Whether you’re a first-time homebuyer or an existing homeowner, the dynamics of the housing market are quickly changing as borrowing costs soar.
For those looking to purchase a property, they might be pleased that home prices have fallen over the past few months — but buyers now face the toughest stress test since the requirement was first introduced.
“First-time homebuyers, or people that are looking at breaking into the market, they're having to go through more stringent stress testing today than clients have had to in the past,” said Joe Sammut, a broker at Ontario-based Mortgage Architects, in a phone interview.
The mortgage stress test (or minimum qualifying rate) requires borrowers to prove they can handle their mortgage payment at the greater of 5.25 per cent or their contract rate plus two percentage points. With many variable rates now sitting at just north of four per cent, many buyers are having to qualify for a mortgage at six per cent or higher, rendering the 5.25 per cent threshold essentially not applicable.
Rob McLister, a mortgage strategist with MortgageLogic.news, said based on the lowest nationally-available variable rate for an uninsured borrower – 4.15 per cent at Alterna Bank – a homebuyer would be stress tested at a rate of 6.15 per cent.
His math indicates the qualifying rate would cut the purchasing power for a typical prime mortgage borrower almost eight per cent.
“For a household earning $100,000 a year and putting 20 per cent down on a new home, that cuts their maximum possible purchase price by almost $47,000, assuming a 30-year amortization and no other debts,” he said in an email.
ADJUSTABLE VS VARIABLE
While new homebuyers are busy revising their budgets, existing homeowners with a floating-rate mortgage – or adjustable mortgage – will see their payments rise.
“Where people get kind of confused is the difference between a variable rate and an adjustable rate. An adjustable rate is a floating-rate mortgage that has a payment and interest rate that move with prime rates,” McLister said in a phone interview.
The majority of variable-rate mortgages in Canada have a fixed payment so when interest rates rise, the homeowner will pay more interest and less principal, but their monthly payment overall is stable.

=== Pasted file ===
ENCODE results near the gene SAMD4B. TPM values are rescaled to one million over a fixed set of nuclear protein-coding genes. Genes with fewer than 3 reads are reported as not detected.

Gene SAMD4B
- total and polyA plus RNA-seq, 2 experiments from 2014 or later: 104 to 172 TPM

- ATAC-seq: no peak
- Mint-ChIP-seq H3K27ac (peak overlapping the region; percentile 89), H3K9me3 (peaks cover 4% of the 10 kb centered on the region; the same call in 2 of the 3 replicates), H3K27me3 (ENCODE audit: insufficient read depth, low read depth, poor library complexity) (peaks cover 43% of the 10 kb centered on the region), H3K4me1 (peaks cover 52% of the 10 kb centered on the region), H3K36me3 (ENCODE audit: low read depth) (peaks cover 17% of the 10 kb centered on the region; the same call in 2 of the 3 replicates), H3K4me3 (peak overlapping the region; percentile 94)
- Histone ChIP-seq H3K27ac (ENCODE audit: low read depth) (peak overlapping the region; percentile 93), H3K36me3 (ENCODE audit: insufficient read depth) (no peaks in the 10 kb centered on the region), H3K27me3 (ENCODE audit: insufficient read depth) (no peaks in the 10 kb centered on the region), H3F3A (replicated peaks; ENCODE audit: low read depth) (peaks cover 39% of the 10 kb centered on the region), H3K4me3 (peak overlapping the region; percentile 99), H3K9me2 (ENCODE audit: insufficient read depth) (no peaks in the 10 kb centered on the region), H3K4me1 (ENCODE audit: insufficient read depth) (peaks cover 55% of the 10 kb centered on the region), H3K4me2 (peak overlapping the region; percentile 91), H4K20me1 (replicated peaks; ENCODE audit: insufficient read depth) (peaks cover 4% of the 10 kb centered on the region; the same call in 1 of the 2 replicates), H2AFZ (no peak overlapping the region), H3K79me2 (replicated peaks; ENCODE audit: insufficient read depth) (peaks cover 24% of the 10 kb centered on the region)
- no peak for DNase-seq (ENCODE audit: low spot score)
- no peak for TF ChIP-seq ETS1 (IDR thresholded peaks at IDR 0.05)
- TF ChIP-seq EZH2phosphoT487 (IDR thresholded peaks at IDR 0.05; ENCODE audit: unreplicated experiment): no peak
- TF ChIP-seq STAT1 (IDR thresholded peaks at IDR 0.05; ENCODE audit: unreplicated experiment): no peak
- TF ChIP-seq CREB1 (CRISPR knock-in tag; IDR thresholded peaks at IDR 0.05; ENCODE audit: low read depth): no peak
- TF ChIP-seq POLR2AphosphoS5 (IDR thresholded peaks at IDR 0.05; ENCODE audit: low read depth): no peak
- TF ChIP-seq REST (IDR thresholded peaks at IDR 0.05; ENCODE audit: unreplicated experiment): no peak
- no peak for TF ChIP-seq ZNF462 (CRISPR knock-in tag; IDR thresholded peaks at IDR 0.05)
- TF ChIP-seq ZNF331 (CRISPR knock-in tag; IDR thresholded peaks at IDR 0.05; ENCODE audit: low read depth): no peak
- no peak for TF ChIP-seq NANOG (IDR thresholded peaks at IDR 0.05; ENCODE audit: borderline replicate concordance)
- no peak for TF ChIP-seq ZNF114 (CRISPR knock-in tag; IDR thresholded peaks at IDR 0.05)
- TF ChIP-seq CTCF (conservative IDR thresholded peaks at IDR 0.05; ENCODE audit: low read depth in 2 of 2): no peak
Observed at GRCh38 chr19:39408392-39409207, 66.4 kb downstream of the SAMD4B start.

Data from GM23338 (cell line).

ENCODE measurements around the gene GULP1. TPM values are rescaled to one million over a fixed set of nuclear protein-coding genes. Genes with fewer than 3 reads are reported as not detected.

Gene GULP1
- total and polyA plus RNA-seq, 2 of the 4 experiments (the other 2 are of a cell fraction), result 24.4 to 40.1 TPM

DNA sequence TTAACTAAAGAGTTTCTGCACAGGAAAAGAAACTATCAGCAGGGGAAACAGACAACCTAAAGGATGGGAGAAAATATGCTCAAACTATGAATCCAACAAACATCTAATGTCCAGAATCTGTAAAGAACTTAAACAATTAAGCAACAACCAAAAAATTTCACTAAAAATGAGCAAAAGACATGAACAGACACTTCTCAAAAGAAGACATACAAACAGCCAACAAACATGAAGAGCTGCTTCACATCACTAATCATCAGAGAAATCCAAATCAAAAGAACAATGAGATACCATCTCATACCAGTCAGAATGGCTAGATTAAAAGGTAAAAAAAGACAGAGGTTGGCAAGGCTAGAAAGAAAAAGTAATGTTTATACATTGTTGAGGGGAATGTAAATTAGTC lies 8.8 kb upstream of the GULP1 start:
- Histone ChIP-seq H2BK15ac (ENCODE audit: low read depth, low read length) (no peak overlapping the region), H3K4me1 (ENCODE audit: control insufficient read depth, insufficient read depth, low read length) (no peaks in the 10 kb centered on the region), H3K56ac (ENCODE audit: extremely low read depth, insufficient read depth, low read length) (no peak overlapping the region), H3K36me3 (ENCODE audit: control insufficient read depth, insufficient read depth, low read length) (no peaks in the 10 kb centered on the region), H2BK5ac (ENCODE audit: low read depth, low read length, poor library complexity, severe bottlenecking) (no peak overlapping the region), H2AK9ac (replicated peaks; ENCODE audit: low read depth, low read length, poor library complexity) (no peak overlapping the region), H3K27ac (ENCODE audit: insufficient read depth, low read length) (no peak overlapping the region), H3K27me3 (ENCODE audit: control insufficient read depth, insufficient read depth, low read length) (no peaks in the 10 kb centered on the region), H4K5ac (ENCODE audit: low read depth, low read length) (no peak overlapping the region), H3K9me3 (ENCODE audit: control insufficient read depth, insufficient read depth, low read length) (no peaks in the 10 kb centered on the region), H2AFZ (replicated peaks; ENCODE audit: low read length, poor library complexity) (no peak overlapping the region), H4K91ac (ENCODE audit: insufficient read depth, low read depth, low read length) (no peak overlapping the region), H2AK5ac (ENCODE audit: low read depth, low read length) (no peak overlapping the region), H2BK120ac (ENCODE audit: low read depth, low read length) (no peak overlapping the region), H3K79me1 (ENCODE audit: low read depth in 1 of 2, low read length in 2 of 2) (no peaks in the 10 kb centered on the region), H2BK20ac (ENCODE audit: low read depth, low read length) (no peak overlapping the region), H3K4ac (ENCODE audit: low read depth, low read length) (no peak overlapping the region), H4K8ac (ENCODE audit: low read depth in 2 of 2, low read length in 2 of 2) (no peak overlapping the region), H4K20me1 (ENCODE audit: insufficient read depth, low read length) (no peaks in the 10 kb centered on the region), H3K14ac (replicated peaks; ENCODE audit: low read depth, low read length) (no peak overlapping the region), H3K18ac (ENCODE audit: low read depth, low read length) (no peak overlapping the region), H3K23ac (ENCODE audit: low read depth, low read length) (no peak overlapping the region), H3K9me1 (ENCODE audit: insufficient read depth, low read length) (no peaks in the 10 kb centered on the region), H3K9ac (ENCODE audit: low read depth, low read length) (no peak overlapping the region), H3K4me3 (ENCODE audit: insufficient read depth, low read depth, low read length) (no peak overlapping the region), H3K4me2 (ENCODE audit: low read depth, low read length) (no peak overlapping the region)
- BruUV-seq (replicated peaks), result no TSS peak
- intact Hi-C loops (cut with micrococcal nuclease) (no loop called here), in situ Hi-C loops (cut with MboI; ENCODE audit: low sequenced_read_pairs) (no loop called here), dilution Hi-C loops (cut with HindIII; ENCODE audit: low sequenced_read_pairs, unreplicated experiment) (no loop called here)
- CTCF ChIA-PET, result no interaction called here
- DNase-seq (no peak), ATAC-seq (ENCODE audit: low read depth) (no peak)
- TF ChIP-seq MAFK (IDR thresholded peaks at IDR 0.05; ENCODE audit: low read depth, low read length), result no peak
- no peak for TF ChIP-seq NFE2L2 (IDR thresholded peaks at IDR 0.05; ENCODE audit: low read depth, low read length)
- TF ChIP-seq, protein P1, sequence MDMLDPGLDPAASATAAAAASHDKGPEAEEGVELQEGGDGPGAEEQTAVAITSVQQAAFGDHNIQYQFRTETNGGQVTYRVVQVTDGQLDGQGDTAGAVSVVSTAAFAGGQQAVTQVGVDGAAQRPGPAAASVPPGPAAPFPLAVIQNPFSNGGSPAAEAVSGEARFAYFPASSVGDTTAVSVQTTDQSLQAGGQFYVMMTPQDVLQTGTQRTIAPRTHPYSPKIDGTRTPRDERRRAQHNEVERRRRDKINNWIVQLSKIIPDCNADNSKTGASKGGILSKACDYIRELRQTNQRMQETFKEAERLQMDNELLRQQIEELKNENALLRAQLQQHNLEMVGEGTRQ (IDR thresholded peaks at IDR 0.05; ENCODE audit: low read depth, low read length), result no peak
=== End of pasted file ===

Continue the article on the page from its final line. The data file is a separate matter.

Adjustable-rate mortgage payments fluctuate since they’re tied to prime rates, resulting in uncertainty for those homeowners.
Variable-rate mortgage payments will only increase when interest rates rise so high that the payment doesn’t cover the full interest portion, McLister said.
With mortgage rates rapidly changing, staying informed of your options is crucial at this point in time, Sammut said.
“The main message would be to stay put. Stay put with your variable, if it's a good variable. Stay put with your fixed, if it's a good fix. However, if you want to explore your options and you want certainty, you have to phone your lender to find out what is available and what's being offered to you. Knowledge is power,” Sammut said.
He said he has advised some of his clients to consider locking in for a shorter two- or three-year term until rates stabilize.
For Nasma Ali, a broker and the founder of One Group, client calls have taken a significant turn in this “uncharted territory” where they’re now extremely cautious.
“It used to be that people would come to us and be like, ‘I want to move.’ And that's it. What are the next steps? You know, let's start looking,” she said in a phone interview.
“Now it's completely different. Now, it's more like, ‘I'm worried about rates, I'm worried about the market, is there a recession’ — all of these factors and this fear and uncertainty now that exists, where in the past few years have never existed.”
Her approach and advice to buyers is to have a cushion built into their budget when buying a home.
“I want people to know, not just what your max number [for a home purchase] is based on your income. I want you to know what your monthly payments are and are you comfortable with that payment?” she said.
“I think they should still have a cushion. People should not be buying something where they are completely stretched thin with the monthly payments. That's a situation people will find themselves in where they need to sell when rates go up.”